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I am saddened beyond words by the passing of my beloved friend of many decades, Rabbi Meir Zlotowitz. He was a person of great and many talents: a Torah scholar, a creative entrepreneur, a gifted graphic artist, a superlative fundraiser and above all a man of great vision and daring enterprise. ArtScroll and the Mesorah Heritage Foundation were his gifts to the Jewish people and to his everlasting eternity.

We cannot imagine the Jewish world today without his enormous contributions to the study and dissemination of Torah and Jewish thought. He opened and expanded the understanding of Talmud, prayer, the Bible, Mishna, and the other treasuries of Judaism to the broad English-speaking public. His influence in Israel and the Hebrew speaking public was also of immense importance.
His uncanny ability to realize what the Jewish public needed to connect itself to the timeless treasures of Judaism created generations of stronger, more loyal and more knowledgeable Jews. It is no exaggeration to say that ArtScroll, in all of its projects and publications, is the recognized teacher of the Jewish people in our time.
He took great risks but he accomplished great things. Together with his colleague, Rabbi Nosson Scherman, he created a genre of Torah literature, which has spawned many imitators but very few equals. Others will undoubtedly give him his due, with many articles and eulogies written about him. But I want to remember him as my personal friend, as a warm and caring human being who represented, in his persona and his actions, the finest ideals of Judaism as elucidated in the publications that he authored and produced.
Rabbi Zlotowitz was a keen observer of the traits and vagaries of human behavior. He was a realist in the finest sense of the word. He never gave in to cynicism and undue disappointment in the behavior and actions of others, even with those who did not share his vision and misunderstood his purpose.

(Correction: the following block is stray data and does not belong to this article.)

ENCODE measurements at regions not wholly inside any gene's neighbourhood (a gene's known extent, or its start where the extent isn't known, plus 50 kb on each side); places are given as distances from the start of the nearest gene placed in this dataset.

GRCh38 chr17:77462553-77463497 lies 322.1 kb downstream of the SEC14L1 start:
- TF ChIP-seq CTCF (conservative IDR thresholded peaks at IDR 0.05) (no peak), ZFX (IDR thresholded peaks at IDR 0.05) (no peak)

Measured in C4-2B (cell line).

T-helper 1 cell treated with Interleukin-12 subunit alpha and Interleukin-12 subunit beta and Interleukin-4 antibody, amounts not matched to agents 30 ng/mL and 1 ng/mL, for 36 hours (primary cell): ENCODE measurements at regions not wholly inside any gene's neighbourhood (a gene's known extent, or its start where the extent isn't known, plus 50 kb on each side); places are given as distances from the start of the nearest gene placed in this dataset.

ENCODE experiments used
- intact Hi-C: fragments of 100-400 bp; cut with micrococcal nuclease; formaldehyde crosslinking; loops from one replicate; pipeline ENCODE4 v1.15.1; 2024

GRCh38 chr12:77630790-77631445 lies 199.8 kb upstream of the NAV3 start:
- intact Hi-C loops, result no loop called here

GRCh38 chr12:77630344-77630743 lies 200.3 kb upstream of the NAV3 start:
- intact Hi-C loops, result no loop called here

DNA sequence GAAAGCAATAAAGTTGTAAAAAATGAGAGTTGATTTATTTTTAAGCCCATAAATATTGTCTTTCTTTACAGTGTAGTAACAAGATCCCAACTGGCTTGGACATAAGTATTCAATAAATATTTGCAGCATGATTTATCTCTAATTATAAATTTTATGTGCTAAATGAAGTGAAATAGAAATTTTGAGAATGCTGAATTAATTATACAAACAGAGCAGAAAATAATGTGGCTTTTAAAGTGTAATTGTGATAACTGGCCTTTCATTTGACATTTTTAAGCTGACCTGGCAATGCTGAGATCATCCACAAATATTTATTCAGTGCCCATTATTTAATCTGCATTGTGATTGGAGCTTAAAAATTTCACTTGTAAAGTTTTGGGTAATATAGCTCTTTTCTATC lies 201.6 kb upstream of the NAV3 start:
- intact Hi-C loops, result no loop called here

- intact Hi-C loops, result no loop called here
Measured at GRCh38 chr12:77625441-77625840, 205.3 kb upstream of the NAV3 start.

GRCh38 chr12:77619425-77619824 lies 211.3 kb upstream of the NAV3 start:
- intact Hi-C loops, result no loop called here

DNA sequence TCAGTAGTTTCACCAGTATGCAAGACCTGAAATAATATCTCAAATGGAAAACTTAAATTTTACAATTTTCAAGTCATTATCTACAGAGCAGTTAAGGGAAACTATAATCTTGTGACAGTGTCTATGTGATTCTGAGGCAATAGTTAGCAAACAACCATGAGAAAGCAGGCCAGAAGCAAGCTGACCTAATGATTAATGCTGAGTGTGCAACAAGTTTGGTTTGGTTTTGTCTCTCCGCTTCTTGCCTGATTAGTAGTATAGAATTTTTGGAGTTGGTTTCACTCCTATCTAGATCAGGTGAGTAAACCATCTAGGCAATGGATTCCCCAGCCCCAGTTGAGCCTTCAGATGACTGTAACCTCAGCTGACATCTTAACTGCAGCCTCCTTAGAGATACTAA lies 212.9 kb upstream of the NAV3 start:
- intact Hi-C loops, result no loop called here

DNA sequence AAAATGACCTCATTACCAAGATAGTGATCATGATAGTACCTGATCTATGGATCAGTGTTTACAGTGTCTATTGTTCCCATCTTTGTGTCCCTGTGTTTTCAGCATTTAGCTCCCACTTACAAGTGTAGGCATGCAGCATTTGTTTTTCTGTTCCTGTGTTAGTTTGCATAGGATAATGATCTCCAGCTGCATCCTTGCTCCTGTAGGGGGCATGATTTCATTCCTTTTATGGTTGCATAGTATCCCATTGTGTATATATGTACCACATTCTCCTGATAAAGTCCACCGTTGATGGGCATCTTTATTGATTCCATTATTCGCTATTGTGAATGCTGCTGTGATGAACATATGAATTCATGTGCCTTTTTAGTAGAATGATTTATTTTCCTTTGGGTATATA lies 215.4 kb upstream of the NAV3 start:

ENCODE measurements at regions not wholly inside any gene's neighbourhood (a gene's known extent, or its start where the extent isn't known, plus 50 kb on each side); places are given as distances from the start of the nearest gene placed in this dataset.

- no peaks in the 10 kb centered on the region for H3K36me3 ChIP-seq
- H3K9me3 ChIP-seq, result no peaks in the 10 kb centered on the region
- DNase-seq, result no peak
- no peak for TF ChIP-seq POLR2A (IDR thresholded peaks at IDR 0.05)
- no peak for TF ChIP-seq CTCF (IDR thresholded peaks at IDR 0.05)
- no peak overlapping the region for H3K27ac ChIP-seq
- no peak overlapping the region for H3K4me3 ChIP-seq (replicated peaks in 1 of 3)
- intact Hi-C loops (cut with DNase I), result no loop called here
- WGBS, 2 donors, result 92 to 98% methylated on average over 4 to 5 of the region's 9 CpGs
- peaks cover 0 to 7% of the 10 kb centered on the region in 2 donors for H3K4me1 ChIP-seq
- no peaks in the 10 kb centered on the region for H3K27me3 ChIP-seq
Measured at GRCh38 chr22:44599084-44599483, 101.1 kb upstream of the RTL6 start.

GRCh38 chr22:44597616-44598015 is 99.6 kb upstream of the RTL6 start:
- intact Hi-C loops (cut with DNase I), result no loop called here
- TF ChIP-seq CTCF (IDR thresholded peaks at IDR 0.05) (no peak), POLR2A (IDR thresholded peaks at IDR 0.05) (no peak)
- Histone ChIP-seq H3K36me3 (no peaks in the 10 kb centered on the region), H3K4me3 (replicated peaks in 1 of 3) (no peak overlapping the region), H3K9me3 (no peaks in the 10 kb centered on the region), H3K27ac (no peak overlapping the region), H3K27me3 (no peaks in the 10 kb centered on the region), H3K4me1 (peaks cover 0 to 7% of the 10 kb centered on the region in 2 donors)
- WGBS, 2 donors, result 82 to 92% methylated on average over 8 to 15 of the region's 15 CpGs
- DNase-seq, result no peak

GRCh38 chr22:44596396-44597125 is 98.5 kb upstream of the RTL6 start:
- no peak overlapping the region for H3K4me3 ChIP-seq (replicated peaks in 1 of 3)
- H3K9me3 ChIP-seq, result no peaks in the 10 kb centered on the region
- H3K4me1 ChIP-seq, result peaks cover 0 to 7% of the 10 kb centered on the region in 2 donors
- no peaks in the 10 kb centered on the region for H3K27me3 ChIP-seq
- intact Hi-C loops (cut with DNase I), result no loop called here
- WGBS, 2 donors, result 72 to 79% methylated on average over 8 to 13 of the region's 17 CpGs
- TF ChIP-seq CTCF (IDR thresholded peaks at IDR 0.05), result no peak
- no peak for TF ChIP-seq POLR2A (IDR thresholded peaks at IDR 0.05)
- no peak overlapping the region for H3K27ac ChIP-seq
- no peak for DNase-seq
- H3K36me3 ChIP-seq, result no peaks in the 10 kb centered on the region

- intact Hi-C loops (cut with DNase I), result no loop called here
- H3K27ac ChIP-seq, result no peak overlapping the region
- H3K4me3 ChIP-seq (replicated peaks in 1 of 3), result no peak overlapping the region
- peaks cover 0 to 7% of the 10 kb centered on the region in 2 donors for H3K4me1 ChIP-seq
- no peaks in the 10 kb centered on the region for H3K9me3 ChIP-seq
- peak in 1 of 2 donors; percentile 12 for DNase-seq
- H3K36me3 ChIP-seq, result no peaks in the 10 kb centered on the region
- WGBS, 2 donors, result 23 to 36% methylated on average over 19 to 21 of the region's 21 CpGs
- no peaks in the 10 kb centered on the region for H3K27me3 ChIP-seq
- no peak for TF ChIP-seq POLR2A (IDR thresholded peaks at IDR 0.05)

His sense of humor was apparent to all who conversed with him. He was able to see the sometimes-ludicrous nature of human interaction, even in matters of scholarship and religious outlook. He was a very normal person who often found himself in very abnormal circumstances and situations.
One left a visit with him always in good spirits with a feeling of pleasantness and accomplishment. Even when he rejected an idea or project that was proposed to him he did so with grace and kindness and even encouragement. And he was a great friend to those who wished to befriend him. He was a source of comfort and cheer in difficult times, with constant strength and encouragement offered to those who were associated with him and with ArtScroll.
He was a rare person in today’s fragmented Jewish world for he bridged many sections of it with his good humor, deep insight, and tolerant and optimistic nature. He was a very special person and as the Talmud records for us, there are only a few present in any generation.
I spoke to him barely a month ago and he was full of plans regarding an ArtScroll Shabbaton that he was planning to conduct this fall. He also spoke of books to be published and projects that were ruminating in his fertile mind. I could not imagine that I would be writing this article only a few weeks later. But such is the uncertainty of human mortality and of God's will.
The entire Jewish people recognize the void that his absence leaves us with. But those of us who cherish him in his human capacity as a friend and a mentor are certainly deeply and personally affected by his untimely passing. There was so much left to be done, so much of the future to be realized that it is hard to imagine that somehow he will not be present to create and strengthen it. Naturally, his legacy will now be carried on by others, his family, colleagues and the great Mesorah Heritage Foundation that he created and led for decades. But to a great extent, he like all other human beings, especially those of note, are irreplaceable in their uniqueness.
The Jewish world is orphaned by his passing and I am saddened beyond words at the loss of such a good and loyal friend. May his memory be a blessing for his family, for his publishing house and most importantly, for all of Israel.
Shabbat shalom
Berel Wein

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